Bird Care & Training
- Choosing a Pet Bird
- About African Grey Parrots
- About Cockatoo's
- About Eclectus Parrot Care
- About Macaw Parrots
- About Parakeets as Pets
- Is Your Air Safe for You and Your Bird?
- Bird Cage Accessories for African Grey Parrots
- Caring for Your Pet Cockatiel
- Daily, Weekly and Monthly Bird Care Plan
- How to Clean a Bird Cage
- The 8 Genera of Conure Parrots
- Sneak Peak Bird First Aid Book
- Sick Bird Care
- Evacuation and Emergency Bird Care
- Feather Plucking and Feather Care
- Pet Bird Safety, Care and Grooming
- Healthy Bird Food
- How to Train a Parrot
- Parrot Anatomy 101
If you’re drawn to birds, then having a bird as a pet may be one of the most rewarding, potentially life –long relationships you’ll experience. Birds require a substantial amount of care to maintain good emotional and physical health. Here are some general guidelines to insure that your bird remains happy and healthy.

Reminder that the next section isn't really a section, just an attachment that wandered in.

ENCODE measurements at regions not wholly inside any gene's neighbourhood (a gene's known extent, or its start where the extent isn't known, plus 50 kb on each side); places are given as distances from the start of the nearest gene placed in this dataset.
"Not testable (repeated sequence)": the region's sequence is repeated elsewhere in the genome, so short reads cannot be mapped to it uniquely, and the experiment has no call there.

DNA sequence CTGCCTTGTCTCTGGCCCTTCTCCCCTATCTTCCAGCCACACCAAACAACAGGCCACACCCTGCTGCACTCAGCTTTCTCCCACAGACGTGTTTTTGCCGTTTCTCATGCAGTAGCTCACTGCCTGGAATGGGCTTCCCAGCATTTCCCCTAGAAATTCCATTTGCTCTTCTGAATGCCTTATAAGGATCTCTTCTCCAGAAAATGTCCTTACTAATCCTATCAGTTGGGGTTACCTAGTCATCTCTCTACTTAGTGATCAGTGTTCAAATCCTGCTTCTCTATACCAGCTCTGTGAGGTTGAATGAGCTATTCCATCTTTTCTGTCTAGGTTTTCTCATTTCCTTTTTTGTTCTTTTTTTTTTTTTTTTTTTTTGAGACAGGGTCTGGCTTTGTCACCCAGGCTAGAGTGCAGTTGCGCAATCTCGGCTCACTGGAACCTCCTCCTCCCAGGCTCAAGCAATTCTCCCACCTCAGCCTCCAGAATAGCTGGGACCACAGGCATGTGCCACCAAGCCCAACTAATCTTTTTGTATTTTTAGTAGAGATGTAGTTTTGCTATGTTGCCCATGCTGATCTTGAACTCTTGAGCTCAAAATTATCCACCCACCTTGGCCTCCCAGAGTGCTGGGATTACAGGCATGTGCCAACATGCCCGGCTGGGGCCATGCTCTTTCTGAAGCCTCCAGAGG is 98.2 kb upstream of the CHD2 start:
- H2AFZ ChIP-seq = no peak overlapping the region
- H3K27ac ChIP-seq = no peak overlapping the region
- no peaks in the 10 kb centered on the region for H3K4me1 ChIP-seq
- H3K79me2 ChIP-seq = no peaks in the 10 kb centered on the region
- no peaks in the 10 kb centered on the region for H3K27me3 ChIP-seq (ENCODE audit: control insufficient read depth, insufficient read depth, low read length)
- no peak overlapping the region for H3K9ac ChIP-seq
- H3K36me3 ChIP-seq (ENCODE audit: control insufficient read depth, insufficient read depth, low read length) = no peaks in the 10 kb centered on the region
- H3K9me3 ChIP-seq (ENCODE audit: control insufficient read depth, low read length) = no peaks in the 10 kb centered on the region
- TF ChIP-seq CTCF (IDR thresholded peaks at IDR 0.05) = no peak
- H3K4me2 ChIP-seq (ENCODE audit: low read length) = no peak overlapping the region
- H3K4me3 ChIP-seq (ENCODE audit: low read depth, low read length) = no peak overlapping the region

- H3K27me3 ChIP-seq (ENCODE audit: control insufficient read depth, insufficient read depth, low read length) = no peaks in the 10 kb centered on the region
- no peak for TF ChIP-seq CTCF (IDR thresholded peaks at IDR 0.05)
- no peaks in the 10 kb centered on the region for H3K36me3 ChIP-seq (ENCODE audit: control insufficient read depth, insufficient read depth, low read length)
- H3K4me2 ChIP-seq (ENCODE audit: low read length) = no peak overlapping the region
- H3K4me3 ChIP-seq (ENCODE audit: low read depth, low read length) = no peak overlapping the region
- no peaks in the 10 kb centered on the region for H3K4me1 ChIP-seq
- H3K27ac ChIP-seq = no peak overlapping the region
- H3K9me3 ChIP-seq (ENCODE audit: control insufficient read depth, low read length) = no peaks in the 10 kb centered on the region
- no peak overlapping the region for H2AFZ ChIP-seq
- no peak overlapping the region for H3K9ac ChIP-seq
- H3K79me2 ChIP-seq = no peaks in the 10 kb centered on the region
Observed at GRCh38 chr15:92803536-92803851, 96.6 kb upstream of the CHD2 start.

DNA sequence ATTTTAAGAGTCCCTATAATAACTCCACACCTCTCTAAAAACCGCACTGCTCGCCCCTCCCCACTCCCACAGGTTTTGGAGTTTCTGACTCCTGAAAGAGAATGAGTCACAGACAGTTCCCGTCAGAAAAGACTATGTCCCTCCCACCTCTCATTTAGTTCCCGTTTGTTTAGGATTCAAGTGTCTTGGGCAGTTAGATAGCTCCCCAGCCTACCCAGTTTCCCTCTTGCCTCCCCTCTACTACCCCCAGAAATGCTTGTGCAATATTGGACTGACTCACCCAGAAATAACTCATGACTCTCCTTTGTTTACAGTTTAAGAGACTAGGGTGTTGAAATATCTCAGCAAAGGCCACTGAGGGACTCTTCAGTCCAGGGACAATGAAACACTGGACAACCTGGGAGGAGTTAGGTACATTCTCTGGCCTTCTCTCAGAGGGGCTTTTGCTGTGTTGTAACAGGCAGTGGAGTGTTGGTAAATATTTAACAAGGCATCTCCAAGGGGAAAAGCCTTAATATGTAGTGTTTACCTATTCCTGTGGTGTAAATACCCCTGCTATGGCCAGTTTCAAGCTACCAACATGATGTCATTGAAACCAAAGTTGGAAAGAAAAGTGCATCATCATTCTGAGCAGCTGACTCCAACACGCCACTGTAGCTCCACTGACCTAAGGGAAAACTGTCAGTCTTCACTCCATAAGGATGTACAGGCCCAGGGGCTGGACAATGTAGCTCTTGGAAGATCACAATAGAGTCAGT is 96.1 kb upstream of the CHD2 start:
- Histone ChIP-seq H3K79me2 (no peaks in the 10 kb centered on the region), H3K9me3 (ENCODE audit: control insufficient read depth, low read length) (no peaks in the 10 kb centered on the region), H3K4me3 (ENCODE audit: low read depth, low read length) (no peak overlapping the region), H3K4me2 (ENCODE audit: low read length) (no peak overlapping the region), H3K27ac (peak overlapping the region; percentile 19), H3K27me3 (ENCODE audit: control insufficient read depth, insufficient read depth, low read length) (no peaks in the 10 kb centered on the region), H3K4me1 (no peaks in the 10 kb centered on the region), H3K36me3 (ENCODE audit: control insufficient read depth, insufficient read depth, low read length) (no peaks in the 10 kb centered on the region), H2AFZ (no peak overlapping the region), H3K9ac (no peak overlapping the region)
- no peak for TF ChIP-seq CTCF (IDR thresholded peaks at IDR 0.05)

The first thing you must know is what to look for to determine if your pet is in good health or ailing. Healthy birds have bright eyes, clean and intact feathers, they enjoy eating throughout the day, they have matted material around eyes, nares or vent and they are active and vocal.
A sick bird, on the other hand may be quiet, lethargic, fluffed up, have discharge around eyes, nares or vent and be too weak to perch, instead you may find it sitting on the bottom of the cage. Watch for signs of breathing difficulties, too. Weak or ill birds generally refuse to eat and they rapidly lose weight and electrolytes. By the time your bird shows overt signs of illness, it may be critically ill. You’ll want to keep a close eye on your bird every day, observing for normal healthy behavior, examining its droppings and monitoring its weight at least weekly. Feel your birds keel or breast bone as you pet it each day.
Parrots that suddenly die have usually been quite ill for a long time and no one recognized the symptoms. That’s why you’ll want to know what normal behavior for your bird is and observe it on a daily basis. If your bird begins losing weight, take it to the vet.
Locate an avian vet before your bird gets ill and get yearly wellness checks. That way, you’ll, hopefully catch any disease process early. Your vet can also assist you with special needs care for your particular species of parrot and conduct routine grooming care. Ask your vet about dietary recommendations, housing needs and any other needs your particular pet may have.